One important email marketing mistake that could be hurting your conversionsArticle added by Louisa Manalastas on January 24, 2013
Louisa Manalastas

Louisa Manalastas


Joined: July 20, 2012

When creating an email marketing campaign, the goal is to get your email the maximum amount of exposure to help foster its success. In addition to general how-to email marketing tips (short, action/benefit-oriented subject lines, design tips, call to action tips, short copy, split testing, no CSS coding, etc.), there are a few things about email marketing that only an email specialist might know. In particular, there’s one important detail that may be hindering your emails’ overall exposure and effectiveness.


“Why are you asking me to convert my text into HTML? Why can’t we just send this as an image?”

This question becomes especially important to answer when conducting B2B email marketing versus sending B2C. According to, “if an email campaign relies heavily on images, it's probably not being read by over half of its intended recipients.”
    1. Image-heavy emails trigger spam filters, reducing views/opens by a substantial amount and drastically affecting the email’s overall performance. Spam filters are alerted when emails contain an image-to-text ratio of approximately 25:75 or more. Also, spam filters are becoming increasingly more strict within email clients, so it is better to conduct the best email marketing practices from the get-go.

    2. Many email clients do not display images in preview mode or on initial open. The same goes for certain phones, tablets and even default general preferences, which lends to the importance of also crafting a text-only version email for your campaign.

    3. Some companies, including financial corporations, completely disable their employees' ability to view or download images to protect their systems from contracting a virus, or becoming the victim of a malicious network attack. Here is a great read from IT experts detailing the importance of disabling image views and how this protects their companies. Some of the points mentioned in the IT forum include:
      “Blocking email images prevents the sender from identifying your computer so they can’t attack the network from inside your computer”

      “The more content the computer loads from an email, the higher the risk of receiving malicious software”
Because of image blocking, about 52 percent of recipients will only see a broken image upon initial open. This increases the possibility that they will immediately delete the email. To counter this, good email marketers try to incorporate as much text and HTML as possible to offset blocked images — and to maximize exposure.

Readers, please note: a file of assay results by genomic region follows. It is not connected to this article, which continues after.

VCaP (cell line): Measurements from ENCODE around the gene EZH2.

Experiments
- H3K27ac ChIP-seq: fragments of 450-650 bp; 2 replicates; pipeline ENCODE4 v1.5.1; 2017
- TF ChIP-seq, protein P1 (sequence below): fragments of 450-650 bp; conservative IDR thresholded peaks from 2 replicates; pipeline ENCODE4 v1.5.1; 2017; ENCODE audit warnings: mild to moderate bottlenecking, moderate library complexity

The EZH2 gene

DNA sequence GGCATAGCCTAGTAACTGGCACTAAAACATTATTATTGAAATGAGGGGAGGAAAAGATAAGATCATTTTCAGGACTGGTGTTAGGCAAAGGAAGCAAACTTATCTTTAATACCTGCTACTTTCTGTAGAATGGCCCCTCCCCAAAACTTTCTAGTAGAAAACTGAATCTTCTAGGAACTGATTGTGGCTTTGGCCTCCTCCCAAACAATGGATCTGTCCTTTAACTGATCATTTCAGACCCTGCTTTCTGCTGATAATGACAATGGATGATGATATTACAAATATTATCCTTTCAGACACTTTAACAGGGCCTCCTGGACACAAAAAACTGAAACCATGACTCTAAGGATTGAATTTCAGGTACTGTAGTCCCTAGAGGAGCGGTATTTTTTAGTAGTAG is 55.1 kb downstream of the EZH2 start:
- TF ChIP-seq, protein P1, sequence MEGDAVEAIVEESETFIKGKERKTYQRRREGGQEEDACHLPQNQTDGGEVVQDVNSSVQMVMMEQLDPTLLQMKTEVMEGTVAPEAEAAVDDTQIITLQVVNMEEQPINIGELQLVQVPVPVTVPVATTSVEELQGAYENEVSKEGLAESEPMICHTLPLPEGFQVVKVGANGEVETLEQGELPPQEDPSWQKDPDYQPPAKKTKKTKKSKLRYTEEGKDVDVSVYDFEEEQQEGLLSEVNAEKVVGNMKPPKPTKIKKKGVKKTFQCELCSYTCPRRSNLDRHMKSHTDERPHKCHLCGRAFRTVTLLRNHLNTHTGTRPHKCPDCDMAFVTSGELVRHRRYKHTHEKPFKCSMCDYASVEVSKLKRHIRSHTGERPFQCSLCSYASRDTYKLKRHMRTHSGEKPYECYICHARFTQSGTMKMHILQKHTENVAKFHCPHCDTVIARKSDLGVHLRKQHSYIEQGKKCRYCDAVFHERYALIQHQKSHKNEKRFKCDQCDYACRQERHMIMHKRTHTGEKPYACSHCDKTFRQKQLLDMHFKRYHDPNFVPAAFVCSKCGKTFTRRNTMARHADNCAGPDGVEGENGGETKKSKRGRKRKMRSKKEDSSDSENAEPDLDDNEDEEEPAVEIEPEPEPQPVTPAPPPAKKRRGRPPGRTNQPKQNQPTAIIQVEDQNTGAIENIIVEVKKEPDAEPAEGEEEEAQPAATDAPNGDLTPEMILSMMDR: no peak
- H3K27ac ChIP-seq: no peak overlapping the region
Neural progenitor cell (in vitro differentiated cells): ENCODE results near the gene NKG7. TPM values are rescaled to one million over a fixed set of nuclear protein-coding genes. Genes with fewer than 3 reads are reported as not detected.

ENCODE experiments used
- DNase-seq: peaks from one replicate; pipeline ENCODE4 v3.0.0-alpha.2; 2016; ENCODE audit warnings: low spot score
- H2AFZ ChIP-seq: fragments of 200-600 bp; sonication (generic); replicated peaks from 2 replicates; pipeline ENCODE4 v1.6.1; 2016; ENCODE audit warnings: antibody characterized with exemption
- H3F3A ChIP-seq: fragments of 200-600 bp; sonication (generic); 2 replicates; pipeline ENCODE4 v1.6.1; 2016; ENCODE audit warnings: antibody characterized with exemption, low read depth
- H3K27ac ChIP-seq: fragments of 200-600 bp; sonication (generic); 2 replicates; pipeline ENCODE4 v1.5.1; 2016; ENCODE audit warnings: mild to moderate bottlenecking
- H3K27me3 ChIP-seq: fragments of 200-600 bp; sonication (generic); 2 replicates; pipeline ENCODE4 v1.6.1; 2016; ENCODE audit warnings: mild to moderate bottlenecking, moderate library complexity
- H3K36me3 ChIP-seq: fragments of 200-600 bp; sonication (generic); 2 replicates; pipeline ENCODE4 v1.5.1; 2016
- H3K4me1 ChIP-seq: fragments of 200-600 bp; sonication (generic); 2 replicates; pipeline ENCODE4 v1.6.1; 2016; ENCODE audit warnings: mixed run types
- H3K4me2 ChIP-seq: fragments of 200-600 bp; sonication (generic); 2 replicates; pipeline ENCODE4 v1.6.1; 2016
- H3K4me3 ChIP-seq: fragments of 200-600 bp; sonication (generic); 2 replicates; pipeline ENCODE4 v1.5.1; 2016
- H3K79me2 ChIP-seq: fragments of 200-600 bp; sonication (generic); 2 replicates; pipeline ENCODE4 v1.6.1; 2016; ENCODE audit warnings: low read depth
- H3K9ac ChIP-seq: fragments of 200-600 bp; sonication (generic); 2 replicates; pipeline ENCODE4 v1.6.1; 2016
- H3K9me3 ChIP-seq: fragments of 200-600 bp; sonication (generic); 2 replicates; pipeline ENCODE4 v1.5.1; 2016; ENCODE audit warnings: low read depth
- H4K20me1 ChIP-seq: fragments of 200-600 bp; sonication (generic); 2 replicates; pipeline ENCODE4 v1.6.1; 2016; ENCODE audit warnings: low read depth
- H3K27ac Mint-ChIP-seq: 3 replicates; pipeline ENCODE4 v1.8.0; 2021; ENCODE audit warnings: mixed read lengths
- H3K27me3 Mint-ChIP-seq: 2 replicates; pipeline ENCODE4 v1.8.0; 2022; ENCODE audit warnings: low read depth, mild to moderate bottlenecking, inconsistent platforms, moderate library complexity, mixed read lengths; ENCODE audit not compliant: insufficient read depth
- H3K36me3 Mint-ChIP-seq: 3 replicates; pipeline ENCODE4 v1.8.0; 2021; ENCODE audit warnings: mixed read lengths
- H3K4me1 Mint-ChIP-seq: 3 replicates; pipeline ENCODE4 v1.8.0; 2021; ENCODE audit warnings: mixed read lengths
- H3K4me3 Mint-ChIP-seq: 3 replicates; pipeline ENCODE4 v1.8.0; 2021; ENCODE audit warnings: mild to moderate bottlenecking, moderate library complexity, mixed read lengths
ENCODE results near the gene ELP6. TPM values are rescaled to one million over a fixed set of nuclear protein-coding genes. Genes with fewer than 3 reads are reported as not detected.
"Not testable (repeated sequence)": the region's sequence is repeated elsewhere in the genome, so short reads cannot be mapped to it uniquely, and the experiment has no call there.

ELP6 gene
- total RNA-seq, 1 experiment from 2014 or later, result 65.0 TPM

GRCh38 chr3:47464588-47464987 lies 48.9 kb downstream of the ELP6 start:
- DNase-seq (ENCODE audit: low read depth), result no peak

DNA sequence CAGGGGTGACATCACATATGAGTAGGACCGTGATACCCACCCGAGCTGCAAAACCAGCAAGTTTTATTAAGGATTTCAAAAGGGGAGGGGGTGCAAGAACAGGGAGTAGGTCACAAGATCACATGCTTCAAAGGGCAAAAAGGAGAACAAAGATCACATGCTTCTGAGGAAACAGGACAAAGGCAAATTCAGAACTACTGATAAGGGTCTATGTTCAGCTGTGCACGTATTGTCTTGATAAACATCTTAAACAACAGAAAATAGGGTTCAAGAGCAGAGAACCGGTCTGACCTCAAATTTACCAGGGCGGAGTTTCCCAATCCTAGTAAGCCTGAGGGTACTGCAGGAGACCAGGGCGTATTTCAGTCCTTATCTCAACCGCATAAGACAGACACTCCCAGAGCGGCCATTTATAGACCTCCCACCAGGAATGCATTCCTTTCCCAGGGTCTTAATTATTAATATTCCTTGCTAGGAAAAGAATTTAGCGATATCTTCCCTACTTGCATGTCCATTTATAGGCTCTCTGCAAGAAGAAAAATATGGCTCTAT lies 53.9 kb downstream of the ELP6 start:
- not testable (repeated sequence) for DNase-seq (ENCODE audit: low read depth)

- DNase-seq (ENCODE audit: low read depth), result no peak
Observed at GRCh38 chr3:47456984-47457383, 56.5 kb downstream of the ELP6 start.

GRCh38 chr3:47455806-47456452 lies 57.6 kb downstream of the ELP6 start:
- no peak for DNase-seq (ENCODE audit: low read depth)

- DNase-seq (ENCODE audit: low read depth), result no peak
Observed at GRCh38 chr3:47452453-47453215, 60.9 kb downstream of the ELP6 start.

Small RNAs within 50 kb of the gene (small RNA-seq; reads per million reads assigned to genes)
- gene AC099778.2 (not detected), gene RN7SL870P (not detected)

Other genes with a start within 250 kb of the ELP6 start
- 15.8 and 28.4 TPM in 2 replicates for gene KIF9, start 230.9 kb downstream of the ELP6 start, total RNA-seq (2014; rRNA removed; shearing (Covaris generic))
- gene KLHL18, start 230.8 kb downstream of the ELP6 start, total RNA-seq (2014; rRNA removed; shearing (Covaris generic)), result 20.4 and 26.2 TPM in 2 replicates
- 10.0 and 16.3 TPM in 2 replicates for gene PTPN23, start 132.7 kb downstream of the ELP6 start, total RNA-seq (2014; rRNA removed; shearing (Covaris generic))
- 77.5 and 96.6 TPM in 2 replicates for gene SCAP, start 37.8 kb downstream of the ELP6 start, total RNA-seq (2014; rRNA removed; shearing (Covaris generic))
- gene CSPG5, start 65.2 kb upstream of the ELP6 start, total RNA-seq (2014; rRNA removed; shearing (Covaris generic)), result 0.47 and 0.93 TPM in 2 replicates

Here is the important part: several things that could be hurting an email’s exposure by increasing the potential of immediate discard.

The image below is an example of what a safe recipient sees when viewing an email that is largely image based.

It is important to keep the call to action and the offer/benefits at the top of your email. I see many email designs with a large image banner at the top, which is rather risky when a large group of recipients do not view images upon opening. Keep in mind that the goal here is maximum exposure, not immediate discard. When it comes to emails, recipients are inherently cautious of spam/junk, and they are eager to delete suspicious looking emails, so mystery will not elicit curiosity. Clarity of benefits is key to successful email marketing.
This second image is exactly what a recipient sees above the fold upon opening. Notice that the current visible text is not compelling enough to convince the recipient to display the images for this email:

Taking into consideration the points listed above, I highly recommend that all of your pertinent information (especially the call to action and the offer/benefits) remain text or HTML so that those who cannot view images will still get the vital information.

Here is one more great read, an article by Marketing Sherpa discussing email marketing tactics for the blocked image issue.

I specialize largely in third-party insurance and finance B2B emails. I’d be curious to get your opinions as to why/how you respond differently to consumer-facing email campaigns versus business/industry-facing campaigns.

For example, in a B2C email, I expect to receive store discounts or updates on sale items that exist via email only, so I may be more apt to accept viewing a large image-based email or adding the company as a trusted sender, knowing that after viewing, I will likely immediately delete the email.

In a B2B email, I expect the benefits to be oriented in a different way — generally more information based (i.e. marketing tips/trends, web seminar dates or a link to a white paper). I only see a large image, I may reject it as spam/junk and delete it, wondering, “where’s the information?”
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